Despite the fact that his costume covers his body and face completely, you can still feel Spider-Man’s agony here; almost hear his sobs as he cradles Gwen and nuzzles her neck. There was something so resonant and so powerful in the image of the hero finding the strength to go on after the devastation of losing the woman he loves that I can feel its pull now, just from writing about it.
This is all Gwen would be to me for several years: A tragic footnote in Spider-Man history. That’s likely all she remains to be for most fans today.
Starting out as a young Spider-Man fan when I did, Mary Jane quickly became the be-all and end-all for me. Although the term “shipper” had not yet entered the popular vernacular, this is definitely what I was when it came to the Peter Parker-Mary Jane Watson relationship, as I rooted and rooted for the two of them to get together. When Pete popped the question at the end of ASM #182 (July 1978), I was as giddy as the proverbial schoolgirl. When MJ turned him down the following issue, I was crestfallen.
It was around this same time that I started to catch up on Spidey history—mostly through reprints in Marvel Tales, but also via the occasional back issue. Gwen was a big presence in these issues, of course. But I knew these were reprints of stories published before my time, knew that Gwen’s fate was sealed as I read them, which made it easier to not let myself get too attached to her.
Eventually I got my hands on Marvel Tales #’s 77-79, which reprinted Amazing Spider-Man #’s 96-98. This was the famous drug storyline that was originally published without the Comics Code seal of approval. I remember it being an engrossing three-parter, and at the end, Pete and Gwen have a very emotional reunion when she suddenly returns from England. Beautifully penciled by Gil Kane, this was the first time I felt a tug in my heart for Gwen:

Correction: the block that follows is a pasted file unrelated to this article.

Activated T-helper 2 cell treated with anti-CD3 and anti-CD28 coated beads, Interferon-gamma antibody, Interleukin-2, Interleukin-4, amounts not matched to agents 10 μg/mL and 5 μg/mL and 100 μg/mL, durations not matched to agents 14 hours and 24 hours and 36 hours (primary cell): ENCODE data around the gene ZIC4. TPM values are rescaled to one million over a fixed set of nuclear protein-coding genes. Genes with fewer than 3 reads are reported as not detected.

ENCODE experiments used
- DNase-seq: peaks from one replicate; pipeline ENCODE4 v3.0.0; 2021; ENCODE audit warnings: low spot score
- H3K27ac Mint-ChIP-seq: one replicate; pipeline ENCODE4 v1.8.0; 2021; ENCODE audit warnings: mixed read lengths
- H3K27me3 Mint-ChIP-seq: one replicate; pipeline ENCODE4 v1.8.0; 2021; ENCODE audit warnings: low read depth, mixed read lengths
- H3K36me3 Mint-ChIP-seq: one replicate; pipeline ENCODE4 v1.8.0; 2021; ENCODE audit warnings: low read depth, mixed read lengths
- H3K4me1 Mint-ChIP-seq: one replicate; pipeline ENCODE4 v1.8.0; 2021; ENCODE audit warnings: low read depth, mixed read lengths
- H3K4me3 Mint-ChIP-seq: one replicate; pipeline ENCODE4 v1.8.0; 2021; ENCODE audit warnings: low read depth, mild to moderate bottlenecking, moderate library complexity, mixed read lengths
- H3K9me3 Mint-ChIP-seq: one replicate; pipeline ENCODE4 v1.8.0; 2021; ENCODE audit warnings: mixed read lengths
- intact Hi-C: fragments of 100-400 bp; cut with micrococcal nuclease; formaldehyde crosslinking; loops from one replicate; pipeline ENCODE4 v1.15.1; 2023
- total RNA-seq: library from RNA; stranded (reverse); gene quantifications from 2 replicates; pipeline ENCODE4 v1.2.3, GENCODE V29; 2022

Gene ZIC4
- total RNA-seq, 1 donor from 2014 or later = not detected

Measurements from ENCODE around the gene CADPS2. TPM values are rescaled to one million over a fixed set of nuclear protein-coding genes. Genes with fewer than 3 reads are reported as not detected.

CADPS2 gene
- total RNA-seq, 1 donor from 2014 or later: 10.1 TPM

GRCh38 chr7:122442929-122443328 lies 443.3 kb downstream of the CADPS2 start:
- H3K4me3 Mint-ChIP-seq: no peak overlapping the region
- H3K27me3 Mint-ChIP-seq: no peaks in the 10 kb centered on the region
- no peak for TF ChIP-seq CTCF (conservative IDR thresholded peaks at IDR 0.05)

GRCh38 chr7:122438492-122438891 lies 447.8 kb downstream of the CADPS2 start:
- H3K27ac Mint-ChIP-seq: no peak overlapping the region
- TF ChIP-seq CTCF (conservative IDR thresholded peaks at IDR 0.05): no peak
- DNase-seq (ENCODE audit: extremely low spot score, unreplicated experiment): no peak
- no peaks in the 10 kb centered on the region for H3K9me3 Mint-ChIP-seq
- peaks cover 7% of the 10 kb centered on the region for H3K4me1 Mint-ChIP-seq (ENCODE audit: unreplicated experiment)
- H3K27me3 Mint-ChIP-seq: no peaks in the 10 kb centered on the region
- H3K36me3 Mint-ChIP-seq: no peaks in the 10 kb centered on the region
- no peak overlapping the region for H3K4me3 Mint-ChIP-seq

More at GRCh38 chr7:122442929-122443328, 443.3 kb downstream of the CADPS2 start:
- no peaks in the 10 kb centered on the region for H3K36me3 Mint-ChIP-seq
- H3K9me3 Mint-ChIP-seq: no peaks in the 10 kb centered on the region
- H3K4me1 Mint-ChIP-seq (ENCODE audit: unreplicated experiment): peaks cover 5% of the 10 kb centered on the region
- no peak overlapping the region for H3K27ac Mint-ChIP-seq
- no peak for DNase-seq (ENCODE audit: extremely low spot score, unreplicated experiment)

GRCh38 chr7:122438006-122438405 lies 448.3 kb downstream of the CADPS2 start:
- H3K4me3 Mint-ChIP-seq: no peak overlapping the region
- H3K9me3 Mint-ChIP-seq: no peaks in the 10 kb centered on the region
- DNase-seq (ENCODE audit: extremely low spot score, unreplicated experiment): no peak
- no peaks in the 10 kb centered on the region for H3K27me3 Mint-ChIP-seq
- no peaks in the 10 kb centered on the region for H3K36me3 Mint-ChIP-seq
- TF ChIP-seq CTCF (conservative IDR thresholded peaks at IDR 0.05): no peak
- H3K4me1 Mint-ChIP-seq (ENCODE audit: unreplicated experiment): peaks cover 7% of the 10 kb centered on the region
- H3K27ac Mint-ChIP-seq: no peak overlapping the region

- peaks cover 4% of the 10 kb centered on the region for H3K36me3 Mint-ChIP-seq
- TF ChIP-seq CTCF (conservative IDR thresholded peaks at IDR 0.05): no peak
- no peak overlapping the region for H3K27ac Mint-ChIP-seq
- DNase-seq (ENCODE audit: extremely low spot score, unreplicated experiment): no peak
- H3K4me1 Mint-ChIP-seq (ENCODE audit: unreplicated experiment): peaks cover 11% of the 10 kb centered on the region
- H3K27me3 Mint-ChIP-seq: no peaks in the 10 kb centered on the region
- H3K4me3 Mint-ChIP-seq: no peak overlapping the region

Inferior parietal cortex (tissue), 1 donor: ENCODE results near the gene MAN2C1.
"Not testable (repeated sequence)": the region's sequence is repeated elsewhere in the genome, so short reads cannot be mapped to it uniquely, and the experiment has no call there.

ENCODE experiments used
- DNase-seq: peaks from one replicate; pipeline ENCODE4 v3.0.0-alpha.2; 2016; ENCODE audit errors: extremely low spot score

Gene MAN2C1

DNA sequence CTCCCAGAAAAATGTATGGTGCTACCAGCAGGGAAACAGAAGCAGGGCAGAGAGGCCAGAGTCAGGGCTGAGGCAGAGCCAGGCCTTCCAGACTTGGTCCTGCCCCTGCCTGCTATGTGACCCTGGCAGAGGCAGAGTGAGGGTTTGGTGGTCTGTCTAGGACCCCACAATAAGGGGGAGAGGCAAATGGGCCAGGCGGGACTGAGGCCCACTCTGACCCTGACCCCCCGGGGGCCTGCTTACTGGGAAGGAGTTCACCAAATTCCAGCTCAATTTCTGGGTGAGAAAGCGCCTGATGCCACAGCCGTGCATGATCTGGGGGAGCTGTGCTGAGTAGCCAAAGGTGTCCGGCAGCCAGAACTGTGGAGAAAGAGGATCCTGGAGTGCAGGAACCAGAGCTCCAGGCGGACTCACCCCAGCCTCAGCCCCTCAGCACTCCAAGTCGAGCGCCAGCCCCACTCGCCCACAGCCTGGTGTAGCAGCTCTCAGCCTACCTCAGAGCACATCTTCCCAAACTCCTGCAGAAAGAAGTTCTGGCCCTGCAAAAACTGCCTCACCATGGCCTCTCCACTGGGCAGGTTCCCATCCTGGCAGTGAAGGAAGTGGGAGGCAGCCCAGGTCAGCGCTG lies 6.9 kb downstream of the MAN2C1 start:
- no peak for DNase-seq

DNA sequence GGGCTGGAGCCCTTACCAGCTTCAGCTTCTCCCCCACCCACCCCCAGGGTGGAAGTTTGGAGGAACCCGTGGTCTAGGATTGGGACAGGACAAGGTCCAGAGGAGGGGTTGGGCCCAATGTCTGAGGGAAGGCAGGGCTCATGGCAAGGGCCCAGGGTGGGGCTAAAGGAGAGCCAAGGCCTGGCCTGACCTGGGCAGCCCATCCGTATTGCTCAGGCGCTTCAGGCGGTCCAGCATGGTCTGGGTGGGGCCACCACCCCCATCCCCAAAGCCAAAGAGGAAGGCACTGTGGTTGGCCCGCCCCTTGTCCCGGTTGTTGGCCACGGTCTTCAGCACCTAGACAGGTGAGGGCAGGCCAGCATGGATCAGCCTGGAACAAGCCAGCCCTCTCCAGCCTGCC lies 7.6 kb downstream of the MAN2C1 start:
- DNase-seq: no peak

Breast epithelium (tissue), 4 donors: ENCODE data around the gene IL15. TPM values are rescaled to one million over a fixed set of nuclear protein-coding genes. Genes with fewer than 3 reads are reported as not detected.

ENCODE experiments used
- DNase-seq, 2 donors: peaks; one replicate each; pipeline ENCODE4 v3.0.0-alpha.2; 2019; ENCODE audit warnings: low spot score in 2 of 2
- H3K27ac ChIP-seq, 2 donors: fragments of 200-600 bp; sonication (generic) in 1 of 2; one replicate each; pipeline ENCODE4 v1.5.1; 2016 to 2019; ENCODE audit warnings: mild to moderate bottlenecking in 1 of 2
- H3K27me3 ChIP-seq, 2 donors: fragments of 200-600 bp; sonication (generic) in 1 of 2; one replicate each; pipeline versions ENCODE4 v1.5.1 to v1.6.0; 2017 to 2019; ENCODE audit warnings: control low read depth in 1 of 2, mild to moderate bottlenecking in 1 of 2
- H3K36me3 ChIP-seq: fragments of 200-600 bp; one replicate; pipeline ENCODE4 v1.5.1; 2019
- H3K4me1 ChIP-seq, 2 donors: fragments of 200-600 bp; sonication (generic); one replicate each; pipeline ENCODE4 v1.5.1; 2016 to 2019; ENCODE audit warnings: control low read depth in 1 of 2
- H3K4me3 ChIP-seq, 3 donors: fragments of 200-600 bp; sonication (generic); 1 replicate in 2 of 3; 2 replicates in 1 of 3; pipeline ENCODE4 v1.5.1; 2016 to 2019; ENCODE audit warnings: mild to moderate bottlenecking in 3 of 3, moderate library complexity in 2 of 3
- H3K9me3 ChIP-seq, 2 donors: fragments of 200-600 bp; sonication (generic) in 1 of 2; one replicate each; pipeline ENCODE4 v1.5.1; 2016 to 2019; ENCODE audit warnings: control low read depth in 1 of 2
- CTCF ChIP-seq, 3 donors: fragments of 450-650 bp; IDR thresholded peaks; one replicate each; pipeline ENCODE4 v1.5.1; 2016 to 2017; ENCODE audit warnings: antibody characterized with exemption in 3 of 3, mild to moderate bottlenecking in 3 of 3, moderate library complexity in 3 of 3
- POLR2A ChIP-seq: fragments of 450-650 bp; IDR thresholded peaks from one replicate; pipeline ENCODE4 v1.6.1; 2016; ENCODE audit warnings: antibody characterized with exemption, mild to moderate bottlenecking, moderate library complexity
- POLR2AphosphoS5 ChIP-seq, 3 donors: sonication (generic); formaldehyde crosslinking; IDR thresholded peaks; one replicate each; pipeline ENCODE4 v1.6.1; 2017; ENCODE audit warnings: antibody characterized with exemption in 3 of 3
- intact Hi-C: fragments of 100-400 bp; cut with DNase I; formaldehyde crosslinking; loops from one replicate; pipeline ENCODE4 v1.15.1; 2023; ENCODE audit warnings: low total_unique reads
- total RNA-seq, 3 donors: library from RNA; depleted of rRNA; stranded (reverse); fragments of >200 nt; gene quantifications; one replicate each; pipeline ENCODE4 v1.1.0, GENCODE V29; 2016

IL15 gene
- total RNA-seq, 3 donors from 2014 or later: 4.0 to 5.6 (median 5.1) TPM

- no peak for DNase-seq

As it happens, this storyline revealed a rather ugly side of Mary Jane as well. Even so, I still remained very firmly in the MJ camp. (The seeds of my Gwen sympathies had been planted though, no doubt.)
It was late 1981 when I finally came upon reasonably-priced copies of ASM #’s 121-122 at the Quality Comics booth at the old U.S. #1 Flea Market out on Route 1 in New Brunswick, New Jersey. Finally getting to read the full story of Gwen’s death left me with mixed feelings. Parts of it were as dramatic and powerful as I always imagined they’d be, but there were also parts that were terribly problematic. (I’ll get into the specifics on this later.)
Eventually, I would completely fill out the back issues of my Spider-Man collection, and some of what I discovered in those missing issues was startling. For example, in the famous drug story three-parter I mentioned a couple paragraphs back, Harry Osborn develops a drug habit in large part because of the rather cavalier way MJ dumps him. MJ’s behavior was harsh, but at the same time, it’s not like it’s her responsibility to keep dating the guy just so he’ll stay off drugs. What was beyond the pale, however, was the way she would shamelessly come on to Peter right in front of Harry.
In issue #105, the gang throws a party to celebrate Harry getting released from the hospital. And right before Harry arrives, MJ starts hitting on Pete again—with Gwen barely out of earshot! MJ’s only saving grace here is that at least she didn’t do it in front of Harry this time—though honestly, one gets the impression that if Harry had been there it likely would have made no difference.